One of the criminals who hung there hurled abuse at Him, saying, "Are You not the Christ? Save Yourself and us!" But the other answered and rebuked him, saying, "Do you not fear God, since you are under the same sentence of condemnation? We are suffering justly, for we are getting what we deserve for our sins; but this man has done nothing wrong." And he said, "Jesus, remember me when You come into Your kingdom!" And Jesus said to him, "Truly I say to you, today you will be with Me in Paradise." - Luke 23: 39-43

Jesus Christ and His forerunner, John the Baptist, began their public ministries with the same words: “Repent, for the Kingdom of Heaven is at hand.” What does the command to repent (literally to "change your mind") have to do with God's Kingdom? 

Repentance means more than feeling sorry for your sins, though that's part of it. To repent means to change your mind about how you're living, to turn your heart from sin to the living God, which then leads to a reformed life. As the Baptist preached: "Produce fruit in accordance with repentance." This inner transformation marks the entrance to a new life characterized by humility and love, making the individual fit for God's Kingdom, which is made only for the righteous. This righteousness is acquired by faith expressed by repentance and lived out through love and good works.

But what about those who "repent" at the end of their lives and cannot experience this external transformation?

Monday, February 23, 2015

Death, Snow, and Silence

Often a picture is worth a thousand words. If there was any picture that best represents Lent for me and (due to the exorbitant amount of snow we're experiencing this year) the state of my life, it would be the picture of a tree in snow; visibly lonely, lifeless, and frigid; going and growing nowhere; silent in a blanket of frost.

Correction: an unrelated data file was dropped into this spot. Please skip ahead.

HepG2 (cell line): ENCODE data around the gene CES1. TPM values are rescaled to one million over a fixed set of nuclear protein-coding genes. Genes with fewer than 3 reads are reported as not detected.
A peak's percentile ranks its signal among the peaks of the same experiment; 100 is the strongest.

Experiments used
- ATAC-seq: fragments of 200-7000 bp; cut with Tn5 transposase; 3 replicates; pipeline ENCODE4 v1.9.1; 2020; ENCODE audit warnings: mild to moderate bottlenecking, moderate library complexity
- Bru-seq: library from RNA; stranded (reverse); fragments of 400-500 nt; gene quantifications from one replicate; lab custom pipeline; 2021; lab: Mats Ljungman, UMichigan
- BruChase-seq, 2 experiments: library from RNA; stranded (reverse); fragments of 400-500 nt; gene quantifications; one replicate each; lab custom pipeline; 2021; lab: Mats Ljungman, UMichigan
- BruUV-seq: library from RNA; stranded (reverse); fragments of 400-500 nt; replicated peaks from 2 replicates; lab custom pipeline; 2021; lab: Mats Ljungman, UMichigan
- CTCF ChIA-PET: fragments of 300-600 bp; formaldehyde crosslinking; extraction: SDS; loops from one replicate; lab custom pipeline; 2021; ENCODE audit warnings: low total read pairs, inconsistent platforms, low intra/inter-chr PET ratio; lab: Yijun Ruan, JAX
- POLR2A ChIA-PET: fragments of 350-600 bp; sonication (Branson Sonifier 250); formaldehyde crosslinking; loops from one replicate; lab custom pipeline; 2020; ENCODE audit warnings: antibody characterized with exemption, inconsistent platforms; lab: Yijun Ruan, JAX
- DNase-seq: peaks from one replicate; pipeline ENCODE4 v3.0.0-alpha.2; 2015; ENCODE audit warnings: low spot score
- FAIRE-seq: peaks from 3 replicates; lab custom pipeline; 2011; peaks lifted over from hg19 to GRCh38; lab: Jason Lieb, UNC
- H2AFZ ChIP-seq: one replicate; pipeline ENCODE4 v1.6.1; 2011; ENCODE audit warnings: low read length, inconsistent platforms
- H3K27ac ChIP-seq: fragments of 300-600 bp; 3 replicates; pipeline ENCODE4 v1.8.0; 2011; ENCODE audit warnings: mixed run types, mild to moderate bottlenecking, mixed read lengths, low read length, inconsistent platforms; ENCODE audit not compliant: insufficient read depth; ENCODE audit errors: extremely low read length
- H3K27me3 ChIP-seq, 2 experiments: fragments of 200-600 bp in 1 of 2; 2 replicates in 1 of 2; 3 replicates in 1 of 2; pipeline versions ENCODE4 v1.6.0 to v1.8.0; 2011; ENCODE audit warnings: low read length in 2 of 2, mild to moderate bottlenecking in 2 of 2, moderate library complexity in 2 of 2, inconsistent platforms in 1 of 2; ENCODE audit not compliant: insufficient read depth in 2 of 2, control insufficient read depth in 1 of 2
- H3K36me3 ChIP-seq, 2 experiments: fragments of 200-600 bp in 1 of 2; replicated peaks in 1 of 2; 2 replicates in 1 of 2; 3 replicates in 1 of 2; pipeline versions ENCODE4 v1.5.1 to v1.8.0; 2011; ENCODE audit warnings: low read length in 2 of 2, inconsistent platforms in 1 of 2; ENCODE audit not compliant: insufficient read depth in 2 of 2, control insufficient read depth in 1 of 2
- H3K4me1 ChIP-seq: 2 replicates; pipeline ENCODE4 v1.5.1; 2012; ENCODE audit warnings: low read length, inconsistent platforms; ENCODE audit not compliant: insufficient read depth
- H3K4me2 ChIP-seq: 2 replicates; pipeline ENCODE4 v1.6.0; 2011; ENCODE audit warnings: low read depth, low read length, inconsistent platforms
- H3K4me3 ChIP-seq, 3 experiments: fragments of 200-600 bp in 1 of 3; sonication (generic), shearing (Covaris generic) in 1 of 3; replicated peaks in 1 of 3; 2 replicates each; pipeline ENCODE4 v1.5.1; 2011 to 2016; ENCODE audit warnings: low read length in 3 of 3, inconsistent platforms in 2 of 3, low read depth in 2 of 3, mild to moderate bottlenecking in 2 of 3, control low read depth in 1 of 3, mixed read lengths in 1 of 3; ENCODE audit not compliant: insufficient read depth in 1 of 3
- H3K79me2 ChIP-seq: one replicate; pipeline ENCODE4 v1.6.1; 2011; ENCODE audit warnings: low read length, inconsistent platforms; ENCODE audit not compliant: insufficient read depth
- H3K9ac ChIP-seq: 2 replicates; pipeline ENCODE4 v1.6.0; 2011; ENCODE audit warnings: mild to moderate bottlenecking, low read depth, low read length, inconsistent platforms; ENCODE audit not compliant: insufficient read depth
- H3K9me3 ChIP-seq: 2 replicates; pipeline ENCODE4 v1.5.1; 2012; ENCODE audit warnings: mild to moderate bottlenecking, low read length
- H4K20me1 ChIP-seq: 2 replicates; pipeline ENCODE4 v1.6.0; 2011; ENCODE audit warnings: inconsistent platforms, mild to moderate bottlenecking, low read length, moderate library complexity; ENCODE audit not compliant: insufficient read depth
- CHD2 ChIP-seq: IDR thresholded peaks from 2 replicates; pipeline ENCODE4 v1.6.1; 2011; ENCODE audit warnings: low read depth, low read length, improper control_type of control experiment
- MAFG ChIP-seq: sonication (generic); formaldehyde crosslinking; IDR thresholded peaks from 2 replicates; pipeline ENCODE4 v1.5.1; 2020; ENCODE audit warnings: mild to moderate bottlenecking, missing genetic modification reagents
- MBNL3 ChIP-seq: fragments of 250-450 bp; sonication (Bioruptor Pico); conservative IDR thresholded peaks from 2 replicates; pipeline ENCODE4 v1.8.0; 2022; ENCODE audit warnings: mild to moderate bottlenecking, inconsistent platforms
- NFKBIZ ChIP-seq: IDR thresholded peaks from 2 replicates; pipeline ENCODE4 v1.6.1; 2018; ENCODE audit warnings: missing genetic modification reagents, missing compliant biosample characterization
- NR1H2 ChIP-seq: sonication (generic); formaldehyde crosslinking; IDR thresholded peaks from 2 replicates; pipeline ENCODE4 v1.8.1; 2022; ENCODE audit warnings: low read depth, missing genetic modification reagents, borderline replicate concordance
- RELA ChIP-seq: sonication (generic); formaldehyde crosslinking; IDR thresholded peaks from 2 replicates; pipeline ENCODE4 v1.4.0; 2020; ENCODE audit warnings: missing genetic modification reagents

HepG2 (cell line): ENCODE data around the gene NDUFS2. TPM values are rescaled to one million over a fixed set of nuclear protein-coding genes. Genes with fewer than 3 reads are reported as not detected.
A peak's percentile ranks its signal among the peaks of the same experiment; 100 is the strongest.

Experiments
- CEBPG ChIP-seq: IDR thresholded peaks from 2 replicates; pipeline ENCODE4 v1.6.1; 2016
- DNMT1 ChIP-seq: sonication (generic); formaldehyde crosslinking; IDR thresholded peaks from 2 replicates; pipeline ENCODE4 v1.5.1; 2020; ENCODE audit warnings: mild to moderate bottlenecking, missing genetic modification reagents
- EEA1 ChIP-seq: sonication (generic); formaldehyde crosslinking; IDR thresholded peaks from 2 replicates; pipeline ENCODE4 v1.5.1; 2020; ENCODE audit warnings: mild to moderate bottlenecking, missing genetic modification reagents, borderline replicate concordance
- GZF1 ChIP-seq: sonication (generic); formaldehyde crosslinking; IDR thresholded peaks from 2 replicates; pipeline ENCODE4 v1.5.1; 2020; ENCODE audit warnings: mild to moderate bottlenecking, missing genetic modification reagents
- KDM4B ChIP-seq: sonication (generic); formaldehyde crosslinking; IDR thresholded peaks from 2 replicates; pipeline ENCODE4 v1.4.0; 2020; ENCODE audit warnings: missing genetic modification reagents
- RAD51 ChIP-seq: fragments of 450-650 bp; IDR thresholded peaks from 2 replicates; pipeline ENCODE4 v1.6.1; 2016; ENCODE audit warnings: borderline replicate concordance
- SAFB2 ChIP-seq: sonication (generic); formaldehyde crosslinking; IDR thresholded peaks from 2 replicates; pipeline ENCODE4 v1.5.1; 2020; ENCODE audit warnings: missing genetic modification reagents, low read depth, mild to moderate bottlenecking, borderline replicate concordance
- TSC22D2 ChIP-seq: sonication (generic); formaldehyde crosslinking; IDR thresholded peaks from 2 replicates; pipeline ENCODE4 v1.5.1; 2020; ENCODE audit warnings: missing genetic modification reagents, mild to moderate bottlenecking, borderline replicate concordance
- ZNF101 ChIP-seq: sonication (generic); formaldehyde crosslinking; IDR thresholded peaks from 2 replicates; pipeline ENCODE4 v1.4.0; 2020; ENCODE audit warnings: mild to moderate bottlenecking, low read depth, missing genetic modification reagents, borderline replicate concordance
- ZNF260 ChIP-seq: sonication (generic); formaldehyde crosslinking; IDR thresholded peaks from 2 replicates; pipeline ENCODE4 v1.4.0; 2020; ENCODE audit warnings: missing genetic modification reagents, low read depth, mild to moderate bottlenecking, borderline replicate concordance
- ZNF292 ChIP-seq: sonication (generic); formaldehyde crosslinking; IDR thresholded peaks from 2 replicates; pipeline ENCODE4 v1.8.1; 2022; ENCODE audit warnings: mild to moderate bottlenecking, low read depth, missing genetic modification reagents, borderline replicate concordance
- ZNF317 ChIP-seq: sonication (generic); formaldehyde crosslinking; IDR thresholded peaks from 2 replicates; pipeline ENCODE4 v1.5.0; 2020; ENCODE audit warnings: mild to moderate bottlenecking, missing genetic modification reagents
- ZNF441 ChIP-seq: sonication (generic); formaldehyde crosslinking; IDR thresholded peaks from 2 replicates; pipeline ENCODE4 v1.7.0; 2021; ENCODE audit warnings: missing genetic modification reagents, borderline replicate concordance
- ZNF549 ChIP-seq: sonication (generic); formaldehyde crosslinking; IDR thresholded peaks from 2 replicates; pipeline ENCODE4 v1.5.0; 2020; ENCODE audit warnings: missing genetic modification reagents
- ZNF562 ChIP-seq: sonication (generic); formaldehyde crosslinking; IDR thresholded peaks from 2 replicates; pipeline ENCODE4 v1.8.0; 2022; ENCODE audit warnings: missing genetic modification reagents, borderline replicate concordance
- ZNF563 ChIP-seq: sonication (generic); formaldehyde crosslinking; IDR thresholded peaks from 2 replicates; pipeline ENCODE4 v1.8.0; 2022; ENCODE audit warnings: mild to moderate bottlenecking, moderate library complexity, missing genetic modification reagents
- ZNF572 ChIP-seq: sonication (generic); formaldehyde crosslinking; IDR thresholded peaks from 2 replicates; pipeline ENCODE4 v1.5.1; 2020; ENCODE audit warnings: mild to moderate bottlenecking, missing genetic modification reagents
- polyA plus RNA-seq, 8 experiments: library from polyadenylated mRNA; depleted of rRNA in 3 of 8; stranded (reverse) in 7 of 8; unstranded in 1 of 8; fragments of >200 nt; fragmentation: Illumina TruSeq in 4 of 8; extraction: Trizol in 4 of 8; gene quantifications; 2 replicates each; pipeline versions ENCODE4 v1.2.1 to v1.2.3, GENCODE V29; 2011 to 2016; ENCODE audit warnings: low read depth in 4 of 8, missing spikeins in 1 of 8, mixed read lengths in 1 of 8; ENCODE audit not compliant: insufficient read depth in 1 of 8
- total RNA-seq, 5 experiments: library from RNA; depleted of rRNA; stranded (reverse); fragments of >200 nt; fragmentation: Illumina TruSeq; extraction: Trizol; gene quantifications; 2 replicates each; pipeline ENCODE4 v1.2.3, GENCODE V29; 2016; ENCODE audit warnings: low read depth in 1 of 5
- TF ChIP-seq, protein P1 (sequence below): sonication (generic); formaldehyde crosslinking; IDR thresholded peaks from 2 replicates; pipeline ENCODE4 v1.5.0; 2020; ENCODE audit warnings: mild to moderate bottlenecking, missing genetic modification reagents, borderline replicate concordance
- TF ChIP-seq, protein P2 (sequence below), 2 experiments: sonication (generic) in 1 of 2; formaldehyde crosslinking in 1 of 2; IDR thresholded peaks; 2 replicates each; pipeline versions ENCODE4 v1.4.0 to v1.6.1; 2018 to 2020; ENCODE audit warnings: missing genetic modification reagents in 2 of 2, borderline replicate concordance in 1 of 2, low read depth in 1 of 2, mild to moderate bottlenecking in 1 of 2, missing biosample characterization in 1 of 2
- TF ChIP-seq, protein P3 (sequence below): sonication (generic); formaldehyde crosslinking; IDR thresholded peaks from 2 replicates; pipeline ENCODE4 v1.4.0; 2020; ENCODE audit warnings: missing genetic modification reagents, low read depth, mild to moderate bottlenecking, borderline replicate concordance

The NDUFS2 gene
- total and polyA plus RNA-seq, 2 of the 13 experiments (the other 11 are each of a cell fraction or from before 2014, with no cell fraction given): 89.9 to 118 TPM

But is that what silence (and Lent) is all about? Am I really just grasping around in the dark, waiting for a better day, silently suffering until all hope is just about lost?

Friday, February 20, 2015

UPDATE: Martyred by ISIS

The following are two important articles updating the news from Lebanon regarding the 21 martyred Coptic Christians from Egypt. These two Christian perspectives flesh out the lives and spirits of those killed, solemnly reminding us of union with Christ both in His suffering and His glory. 

American Christians haven't the slightest clue of what it's like to live as a persecuted saint. I hope and pray the example of these Orthodox Christian men serve to encourage Christians throughout the whole Church to join with Jesus Christ in pursuing the Kingdom of God at all costs.

>>> Brother of slain Coptic Christians thanks ISIS for including their words of faith in murder video:

Not So Fast

Fasting, according to Isaiah 58, is far less important than doing good to the less fortunate around us and honoring the Lord in our hearts. Likewise Lent, if only an external ritual, profits a man nothing. It's good to keep in mind that whatever we do as a spiritual discipline should be done either to love God or to love our neighbor. Any other reason and we've lost the whole point.